The judgment of the Supreme Court in Persona has been delivered. This is the first pronouncement of that court on the issue of the validity of professional third party litigation funding in Ireland. The court held that a litigation funding arrangement entered into by the plaintiffs was champertous and not permitted by law.
The judgment1 arises in the context of the long-running litigation surrounding the grant of the second GSM mobile telephone licence in the 1990s. In 2001, Persona Digital Telephony Ltd and another party, who were runners-up in the competition for the licence, commenced proceedings alleging irregularities in that competition.
Previously, the High Court had been told that the plaintiffs could not fund the litigation and that an overseas company would do so in exchange for a share of the proceeds if the action succeeded. Given that maintenance and champerty remain both torts and criminal offences in Ireland, it was unclear whether this arrangement was permissible.2 The plaintiffs therefore sought a declaration that they were not engaging in an abuse of court process or contravening the rules on maintenance and champerty. They argued that their funding arrangement would enable a claim of public importance to proceed and would ensure the constitutional guarantee of access to justice. Against this, the defendants argued that the funding agreement was void for illegality, and that the plaintiffs were asking the court to vary the scope of these offences and torts, which was not within the jurisdiction of the court.
The plaintiffs were unsuccessful in the High Court but were granted a leap-frog appeal to the Supreme Court given the importance of the issues canvassed in their application. Denham CJ summarised the issues for the court as follows: do the tort and crime of champerty exist in Irish law? What are the parameters of the tort and offence of champerty? Is the professional funding agreement of the plaintiffs champertous?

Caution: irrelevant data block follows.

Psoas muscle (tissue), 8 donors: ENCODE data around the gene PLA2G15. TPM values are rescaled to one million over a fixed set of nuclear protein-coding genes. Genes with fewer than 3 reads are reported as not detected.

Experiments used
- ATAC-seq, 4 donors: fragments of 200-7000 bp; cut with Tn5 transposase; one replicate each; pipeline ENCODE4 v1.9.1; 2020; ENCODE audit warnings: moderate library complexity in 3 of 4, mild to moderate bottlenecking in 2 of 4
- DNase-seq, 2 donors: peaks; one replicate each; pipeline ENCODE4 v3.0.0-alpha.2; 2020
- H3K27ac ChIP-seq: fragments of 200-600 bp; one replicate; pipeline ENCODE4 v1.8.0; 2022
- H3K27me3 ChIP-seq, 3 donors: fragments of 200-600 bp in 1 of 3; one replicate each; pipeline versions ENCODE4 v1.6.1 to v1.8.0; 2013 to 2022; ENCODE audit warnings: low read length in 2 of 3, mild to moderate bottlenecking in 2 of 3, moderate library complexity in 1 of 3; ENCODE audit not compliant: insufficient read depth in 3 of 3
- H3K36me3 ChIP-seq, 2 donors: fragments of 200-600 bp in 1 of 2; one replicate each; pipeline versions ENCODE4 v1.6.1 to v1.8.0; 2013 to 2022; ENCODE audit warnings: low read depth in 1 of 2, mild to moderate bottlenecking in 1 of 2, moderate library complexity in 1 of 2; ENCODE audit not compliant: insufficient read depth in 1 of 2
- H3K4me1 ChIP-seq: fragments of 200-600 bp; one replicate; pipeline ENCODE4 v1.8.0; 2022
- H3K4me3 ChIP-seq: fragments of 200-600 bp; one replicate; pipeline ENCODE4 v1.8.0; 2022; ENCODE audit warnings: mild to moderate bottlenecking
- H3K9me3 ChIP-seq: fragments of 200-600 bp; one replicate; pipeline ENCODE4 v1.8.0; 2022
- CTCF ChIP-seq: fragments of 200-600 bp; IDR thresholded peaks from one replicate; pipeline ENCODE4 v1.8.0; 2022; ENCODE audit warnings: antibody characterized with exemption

She went on to hold that the law prohibiting champerty remains the law in the State and on the statute book. The funders had no connection with the plaintiffs, apart from an agreement to fund their proceedings. It was, thus, a champertous agreement outside of any exception as permitted by law.3 It might be said that in light of modern issues, such as Ireland being an international trading state, it might well be appropriate to have a modern law on champerty and the third party funding of litigation. However, that was a complex multifaceted issue, more suited to a full legislative analysis. The issues raised by the plaintiffs were issues for the legislature not the courts. This comment was echoed by other members of the court and it noted that it would be open to the legislature to develop and establish parameters in the area rather than having the matter dealt with in an ad hoc or piecemeal fashion by the courts.
However, Denham CJ noted that the application was not a constitutional challenge to the existing law and that this had been parked by the plaintiffs, perhaps for another day. Clarke J also addressed this point saying if the law was found to be unconstitutional but no action was taken by the appropriate arm of the State to remedy this, the courts, as guardians of the Constitution, might have no option but to intervene. Dunne J also questioned whether the ingredients of the criminal offences of maintenance and champerty, which do not appear to have been prosecuted since the foundation of the State, were sufficiently clearly defined.
While the current application in Persona may have been unsuccessful on appeal, these comments are interesting in that they appear to leave open the possibility of a party seeking a declaration of unconstitutionality in the future and indeed there may be further development in the area by the legislature. This judgment may not therefore be the end of the road in relation to non-party funding of litigation in Ireland.